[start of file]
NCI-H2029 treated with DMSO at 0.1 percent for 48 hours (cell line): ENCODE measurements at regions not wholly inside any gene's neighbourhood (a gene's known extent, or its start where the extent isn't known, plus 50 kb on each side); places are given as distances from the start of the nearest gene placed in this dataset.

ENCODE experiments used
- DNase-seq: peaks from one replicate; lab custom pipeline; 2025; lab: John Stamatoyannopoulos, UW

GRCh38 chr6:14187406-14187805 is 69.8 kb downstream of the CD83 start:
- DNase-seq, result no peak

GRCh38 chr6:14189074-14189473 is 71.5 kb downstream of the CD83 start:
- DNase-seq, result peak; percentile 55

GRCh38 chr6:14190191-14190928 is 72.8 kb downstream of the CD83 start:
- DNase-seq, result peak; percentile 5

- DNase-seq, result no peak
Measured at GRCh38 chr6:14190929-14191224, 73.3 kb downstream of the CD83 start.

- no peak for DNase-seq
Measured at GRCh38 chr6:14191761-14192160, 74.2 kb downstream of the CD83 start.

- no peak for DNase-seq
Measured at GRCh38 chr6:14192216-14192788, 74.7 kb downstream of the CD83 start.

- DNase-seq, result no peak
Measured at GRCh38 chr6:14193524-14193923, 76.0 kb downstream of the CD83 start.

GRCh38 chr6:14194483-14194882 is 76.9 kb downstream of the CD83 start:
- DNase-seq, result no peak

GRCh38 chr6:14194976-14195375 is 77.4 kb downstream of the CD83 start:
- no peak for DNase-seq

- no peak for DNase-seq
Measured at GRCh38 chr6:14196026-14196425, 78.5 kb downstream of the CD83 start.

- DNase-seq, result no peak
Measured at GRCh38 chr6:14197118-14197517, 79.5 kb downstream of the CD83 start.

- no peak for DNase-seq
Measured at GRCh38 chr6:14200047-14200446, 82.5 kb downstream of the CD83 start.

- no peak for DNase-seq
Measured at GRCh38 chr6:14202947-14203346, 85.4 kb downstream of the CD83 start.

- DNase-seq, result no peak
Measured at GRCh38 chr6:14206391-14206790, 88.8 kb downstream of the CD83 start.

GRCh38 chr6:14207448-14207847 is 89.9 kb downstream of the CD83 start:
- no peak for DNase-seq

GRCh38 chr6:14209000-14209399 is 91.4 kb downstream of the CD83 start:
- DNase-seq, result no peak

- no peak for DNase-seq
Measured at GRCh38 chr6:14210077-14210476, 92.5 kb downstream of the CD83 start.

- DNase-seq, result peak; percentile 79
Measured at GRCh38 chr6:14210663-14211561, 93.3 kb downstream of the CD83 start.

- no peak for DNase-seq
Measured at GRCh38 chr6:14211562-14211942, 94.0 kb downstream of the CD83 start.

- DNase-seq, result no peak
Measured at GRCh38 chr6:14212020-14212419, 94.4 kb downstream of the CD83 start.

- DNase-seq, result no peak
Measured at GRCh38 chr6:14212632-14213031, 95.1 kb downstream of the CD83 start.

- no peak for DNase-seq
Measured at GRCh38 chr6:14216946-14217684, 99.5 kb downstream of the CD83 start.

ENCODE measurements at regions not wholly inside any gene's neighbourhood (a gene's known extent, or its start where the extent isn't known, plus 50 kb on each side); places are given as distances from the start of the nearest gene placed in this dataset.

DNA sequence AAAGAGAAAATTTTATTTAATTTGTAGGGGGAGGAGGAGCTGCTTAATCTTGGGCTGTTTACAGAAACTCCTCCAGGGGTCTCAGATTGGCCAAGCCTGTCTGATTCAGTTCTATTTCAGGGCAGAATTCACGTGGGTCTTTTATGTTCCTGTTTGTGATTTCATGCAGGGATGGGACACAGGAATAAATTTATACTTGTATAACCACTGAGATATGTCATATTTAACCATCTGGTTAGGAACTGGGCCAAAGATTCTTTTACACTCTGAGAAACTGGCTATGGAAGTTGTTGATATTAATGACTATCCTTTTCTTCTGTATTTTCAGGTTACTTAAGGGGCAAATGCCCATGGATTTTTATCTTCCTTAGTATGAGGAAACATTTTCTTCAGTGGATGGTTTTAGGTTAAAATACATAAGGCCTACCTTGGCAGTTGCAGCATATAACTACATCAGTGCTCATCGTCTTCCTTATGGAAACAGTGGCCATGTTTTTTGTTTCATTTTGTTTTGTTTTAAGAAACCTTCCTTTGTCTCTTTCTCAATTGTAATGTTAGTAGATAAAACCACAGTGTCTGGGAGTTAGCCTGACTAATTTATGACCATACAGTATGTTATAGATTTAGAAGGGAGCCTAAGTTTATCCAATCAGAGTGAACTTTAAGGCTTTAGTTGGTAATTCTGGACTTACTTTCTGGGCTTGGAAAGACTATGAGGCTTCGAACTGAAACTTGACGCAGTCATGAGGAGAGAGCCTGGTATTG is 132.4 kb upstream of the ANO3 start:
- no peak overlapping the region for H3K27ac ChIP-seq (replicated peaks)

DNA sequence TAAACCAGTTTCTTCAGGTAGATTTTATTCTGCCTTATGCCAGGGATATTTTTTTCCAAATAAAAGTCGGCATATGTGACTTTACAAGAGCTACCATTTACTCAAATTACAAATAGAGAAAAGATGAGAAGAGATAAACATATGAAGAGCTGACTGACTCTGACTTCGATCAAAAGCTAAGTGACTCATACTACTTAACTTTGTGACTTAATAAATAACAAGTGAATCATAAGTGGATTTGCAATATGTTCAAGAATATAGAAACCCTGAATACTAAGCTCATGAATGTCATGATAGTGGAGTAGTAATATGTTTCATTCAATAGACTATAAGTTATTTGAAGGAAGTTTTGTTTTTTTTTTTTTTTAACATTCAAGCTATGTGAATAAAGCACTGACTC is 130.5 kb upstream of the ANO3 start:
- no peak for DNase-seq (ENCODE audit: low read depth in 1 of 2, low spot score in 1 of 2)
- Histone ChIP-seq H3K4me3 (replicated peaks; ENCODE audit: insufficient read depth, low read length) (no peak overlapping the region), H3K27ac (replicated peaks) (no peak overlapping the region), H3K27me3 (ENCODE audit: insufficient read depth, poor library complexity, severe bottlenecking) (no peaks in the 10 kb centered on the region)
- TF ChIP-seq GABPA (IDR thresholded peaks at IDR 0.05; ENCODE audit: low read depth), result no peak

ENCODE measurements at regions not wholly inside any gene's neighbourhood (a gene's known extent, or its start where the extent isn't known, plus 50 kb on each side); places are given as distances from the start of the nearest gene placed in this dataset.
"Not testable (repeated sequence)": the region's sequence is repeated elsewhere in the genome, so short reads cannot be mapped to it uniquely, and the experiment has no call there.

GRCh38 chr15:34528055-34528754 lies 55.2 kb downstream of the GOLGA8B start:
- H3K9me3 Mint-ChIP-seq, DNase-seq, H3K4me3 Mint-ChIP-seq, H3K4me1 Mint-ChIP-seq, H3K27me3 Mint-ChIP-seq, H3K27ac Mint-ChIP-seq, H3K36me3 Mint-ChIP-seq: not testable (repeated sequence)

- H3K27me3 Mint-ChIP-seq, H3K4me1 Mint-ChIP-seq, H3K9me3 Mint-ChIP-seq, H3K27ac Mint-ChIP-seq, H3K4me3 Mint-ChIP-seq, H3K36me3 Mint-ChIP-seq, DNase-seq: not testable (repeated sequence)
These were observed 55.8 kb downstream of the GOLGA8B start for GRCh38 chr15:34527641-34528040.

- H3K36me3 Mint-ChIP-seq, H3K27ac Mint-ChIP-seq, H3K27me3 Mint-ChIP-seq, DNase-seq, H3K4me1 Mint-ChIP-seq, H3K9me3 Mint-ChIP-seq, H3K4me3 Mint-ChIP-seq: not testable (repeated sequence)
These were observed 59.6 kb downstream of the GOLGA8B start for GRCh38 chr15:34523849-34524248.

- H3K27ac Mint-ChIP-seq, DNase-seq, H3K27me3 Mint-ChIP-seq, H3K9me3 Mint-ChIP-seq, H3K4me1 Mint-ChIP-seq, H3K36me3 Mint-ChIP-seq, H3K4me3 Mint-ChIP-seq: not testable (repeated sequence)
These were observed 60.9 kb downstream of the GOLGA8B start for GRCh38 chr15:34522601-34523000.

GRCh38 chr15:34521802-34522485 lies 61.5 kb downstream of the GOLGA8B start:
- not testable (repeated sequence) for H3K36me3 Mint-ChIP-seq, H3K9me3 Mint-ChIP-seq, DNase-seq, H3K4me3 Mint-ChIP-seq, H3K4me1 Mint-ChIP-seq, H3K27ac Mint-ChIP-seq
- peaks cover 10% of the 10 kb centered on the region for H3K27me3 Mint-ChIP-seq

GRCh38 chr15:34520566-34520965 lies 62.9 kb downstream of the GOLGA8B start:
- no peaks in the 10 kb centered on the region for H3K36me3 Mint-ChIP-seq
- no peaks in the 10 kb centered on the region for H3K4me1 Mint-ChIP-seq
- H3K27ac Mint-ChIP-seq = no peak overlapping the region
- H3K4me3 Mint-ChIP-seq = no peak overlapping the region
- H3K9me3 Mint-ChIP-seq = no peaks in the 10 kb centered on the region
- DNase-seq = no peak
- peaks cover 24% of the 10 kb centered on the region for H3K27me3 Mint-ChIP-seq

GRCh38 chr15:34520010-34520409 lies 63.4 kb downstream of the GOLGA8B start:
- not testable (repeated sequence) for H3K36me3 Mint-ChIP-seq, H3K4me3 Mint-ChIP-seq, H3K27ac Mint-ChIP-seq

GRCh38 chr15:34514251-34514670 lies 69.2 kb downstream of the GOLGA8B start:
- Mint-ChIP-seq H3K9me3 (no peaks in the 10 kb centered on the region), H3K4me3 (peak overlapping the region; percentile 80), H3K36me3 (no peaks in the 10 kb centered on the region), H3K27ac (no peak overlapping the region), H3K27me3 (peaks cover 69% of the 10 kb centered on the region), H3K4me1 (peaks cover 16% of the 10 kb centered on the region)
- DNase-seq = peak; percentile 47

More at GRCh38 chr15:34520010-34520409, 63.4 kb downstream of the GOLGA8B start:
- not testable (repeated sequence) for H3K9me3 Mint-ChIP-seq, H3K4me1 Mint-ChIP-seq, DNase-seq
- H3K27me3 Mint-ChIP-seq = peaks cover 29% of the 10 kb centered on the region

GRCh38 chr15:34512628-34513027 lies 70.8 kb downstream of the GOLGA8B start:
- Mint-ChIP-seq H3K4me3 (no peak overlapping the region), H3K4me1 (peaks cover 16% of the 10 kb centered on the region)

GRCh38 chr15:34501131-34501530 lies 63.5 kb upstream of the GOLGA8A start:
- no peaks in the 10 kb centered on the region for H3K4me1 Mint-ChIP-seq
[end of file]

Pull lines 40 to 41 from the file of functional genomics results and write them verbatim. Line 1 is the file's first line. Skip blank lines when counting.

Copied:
- no peak for DNase-seq
Measured at GRCh38 chr6:14211562-14211942, 94.0 kb downstream of the CD83 start.